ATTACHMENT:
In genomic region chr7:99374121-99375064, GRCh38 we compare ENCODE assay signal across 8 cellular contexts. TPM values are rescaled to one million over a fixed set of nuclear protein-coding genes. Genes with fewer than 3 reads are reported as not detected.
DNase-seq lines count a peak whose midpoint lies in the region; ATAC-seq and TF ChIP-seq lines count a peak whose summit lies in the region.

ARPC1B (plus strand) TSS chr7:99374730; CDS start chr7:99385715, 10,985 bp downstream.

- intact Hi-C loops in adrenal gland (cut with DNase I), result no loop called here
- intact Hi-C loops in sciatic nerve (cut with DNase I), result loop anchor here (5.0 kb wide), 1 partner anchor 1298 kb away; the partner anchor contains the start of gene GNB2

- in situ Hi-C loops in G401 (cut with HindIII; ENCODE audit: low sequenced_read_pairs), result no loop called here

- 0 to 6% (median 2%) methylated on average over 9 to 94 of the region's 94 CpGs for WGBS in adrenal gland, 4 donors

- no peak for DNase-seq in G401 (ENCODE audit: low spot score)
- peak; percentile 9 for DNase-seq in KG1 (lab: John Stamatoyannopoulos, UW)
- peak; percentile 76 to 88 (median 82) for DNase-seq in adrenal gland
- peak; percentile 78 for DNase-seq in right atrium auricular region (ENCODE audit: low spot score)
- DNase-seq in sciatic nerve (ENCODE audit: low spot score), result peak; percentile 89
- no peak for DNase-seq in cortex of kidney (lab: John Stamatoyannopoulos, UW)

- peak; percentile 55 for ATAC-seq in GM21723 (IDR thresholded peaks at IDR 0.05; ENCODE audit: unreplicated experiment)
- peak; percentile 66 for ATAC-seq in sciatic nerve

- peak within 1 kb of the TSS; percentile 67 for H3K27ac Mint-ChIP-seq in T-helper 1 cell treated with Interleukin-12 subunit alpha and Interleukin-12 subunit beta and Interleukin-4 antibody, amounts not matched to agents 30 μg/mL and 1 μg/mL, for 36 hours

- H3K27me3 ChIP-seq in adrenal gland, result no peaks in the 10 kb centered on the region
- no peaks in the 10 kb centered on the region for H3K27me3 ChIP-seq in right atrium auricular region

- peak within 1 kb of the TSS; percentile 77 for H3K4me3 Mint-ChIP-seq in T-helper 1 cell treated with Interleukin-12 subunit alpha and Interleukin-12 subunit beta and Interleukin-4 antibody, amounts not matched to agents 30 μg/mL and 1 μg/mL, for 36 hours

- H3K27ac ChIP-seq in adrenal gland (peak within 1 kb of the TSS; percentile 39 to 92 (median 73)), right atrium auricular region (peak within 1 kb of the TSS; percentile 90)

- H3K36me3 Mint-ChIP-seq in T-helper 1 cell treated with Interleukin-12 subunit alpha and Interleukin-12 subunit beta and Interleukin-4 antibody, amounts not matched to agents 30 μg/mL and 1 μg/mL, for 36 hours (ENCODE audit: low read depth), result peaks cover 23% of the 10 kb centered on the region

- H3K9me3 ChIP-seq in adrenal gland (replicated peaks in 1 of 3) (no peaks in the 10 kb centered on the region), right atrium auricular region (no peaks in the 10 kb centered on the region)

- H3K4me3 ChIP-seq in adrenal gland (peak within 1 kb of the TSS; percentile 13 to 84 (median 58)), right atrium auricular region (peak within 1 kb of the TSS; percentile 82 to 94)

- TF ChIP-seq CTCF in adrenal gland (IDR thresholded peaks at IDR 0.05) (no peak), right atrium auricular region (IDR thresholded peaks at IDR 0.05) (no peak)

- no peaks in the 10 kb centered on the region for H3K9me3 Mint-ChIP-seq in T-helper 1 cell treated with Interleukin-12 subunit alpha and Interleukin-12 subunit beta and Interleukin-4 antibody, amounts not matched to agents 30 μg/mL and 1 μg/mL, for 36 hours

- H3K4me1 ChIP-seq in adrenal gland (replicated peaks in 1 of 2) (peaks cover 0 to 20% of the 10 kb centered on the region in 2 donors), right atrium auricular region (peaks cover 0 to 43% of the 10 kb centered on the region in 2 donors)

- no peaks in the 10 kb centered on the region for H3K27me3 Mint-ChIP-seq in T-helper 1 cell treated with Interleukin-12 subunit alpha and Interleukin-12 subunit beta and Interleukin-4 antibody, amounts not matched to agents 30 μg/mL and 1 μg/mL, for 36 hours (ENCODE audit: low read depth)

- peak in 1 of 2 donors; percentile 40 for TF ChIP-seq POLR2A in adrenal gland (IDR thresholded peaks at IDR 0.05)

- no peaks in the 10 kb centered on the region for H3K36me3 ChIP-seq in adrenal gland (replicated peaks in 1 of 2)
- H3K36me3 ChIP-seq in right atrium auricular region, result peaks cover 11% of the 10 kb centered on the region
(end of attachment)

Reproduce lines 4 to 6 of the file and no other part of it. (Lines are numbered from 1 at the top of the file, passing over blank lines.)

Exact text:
- intact Hi-C loops in adrenal gland (cut with DNase I), result no loop called here
- intact Hi-C loops in sciatic nerve (cut with DNase I), result loop anchor here (5.0 kb wide), 1 partner anchor 1298 kb away; the partner anchor contains the start of gene GNB2

- in situ Hi-C loops in G401 (cut with HindIII; ENCODE audit: low sequenced_read_pairs), result no loop called here